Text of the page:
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October 1959

An Evaluation of Pancreatic Biopsy with the Vim-Silverman Needle

Author Affiliations

Rochester, Minn.
Fellow in Surgery, Mayo Foundation (Dr. Coté); Section of Surgical Pathology (Dr. Dockerty) and Section of Surgery (Dr. Priestley), Mayo Clinic and Mayo Foundation. The Mayo Foundation, Rochester, Minn., is a part of the Graduate School of the University of Minnesota.

AMA Arch Surg. 1959;79(4):588-596. doi:10.1001/archsurg.1959.04320100054009

Usually an experienced surgeon can identify correctly the nature of a mass in the pancreas by inspection and palpation. The consistency of the lesion, presence or absence of involvement throughout the pancreas, evidence of inflammatory reaction, presence of calcification or fat necrosis, existence of lymphadenopathy in the vicinity, secondary effects of the pancreatic lesion on the biliary tract, and evidence of extension of the process to surrounding tissues aid in establishing an accurate diagnosis. In addition, the patient's age and history and the results of preoperative clinical investigation may provide important leads to the diagnosis prior to laparotomy. On the other hand, even the experienced surgeon may have difficulty at times in determining the exact nature of a lesion in the pancreas by gross findings alone. Appropriate surgical treatment of the lesion usually requires an exact diagnosis, as is true with other surgical lesions.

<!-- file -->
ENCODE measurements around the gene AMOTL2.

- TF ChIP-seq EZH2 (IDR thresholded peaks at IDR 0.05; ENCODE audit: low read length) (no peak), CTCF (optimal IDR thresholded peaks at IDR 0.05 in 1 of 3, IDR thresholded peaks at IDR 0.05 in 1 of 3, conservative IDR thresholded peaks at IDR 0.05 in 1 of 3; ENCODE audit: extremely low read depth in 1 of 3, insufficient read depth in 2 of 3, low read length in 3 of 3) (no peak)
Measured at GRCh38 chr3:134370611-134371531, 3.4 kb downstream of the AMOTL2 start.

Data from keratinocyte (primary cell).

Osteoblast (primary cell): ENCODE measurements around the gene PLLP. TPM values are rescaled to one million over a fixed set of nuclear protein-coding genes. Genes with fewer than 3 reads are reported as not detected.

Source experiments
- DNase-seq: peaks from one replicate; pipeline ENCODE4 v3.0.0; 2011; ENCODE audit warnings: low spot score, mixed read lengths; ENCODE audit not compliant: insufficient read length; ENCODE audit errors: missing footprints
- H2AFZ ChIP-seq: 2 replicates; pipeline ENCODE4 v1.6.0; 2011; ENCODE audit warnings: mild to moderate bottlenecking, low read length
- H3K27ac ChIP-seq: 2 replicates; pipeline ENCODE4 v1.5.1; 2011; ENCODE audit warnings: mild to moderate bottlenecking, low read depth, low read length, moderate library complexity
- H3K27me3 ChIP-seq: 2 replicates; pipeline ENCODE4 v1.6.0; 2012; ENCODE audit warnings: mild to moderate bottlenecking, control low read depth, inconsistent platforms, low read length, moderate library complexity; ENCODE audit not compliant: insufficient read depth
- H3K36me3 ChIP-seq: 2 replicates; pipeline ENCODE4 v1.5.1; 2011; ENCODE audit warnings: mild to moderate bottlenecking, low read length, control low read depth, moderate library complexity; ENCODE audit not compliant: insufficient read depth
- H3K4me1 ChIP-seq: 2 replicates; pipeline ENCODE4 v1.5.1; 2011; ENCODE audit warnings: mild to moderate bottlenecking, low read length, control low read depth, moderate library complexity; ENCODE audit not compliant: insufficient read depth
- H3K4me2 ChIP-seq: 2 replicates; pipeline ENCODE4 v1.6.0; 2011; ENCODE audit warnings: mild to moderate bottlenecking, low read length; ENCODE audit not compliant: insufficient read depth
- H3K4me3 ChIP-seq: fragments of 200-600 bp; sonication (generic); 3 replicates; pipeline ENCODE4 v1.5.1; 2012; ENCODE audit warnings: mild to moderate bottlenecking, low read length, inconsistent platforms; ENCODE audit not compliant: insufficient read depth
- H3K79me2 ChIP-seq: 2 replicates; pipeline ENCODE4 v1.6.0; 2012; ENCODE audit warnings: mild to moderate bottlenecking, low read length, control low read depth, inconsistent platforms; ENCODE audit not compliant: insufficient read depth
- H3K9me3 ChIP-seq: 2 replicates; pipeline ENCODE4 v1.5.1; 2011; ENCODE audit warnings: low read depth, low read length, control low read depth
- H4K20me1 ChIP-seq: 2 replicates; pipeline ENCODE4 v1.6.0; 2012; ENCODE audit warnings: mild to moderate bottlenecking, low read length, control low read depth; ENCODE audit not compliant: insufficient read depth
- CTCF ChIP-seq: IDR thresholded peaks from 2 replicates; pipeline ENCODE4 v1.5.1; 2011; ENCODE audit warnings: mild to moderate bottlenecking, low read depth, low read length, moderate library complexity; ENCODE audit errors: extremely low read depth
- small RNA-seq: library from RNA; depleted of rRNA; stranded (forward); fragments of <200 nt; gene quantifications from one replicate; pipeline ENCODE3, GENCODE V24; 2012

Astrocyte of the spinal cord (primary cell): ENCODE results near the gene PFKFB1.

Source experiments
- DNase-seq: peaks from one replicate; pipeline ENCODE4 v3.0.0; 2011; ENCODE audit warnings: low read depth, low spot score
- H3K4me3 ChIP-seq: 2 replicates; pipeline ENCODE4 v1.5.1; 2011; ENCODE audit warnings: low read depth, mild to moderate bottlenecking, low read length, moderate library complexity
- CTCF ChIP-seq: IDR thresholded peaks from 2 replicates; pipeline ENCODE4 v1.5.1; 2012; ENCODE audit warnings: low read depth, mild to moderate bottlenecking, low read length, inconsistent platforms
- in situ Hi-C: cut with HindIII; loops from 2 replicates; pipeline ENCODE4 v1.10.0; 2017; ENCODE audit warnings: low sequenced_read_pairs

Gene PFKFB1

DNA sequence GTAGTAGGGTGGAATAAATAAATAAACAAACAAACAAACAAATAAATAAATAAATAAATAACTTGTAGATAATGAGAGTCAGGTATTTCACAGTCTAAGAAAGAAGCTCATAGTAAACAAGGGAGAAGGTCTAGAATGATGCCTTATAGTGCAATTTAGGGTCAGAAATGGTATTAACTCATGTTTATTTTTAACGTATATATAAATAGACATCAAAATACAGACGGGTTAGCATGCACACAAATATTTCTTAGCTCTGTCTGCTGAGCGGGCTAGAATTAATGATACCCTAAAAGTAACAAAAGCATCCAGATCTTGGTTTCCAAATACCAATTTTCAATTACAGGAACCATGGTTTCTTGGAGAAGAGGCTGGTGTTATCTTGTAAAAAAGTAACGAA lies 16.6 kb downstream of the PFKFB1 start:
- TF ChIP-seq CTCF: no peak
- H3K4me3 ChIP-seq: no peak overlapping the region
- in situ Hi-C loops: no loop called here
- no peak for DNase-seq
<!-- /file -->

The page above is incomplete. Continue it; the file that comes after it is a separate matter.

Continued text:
Errors in surgical diagnosis of pancreatic

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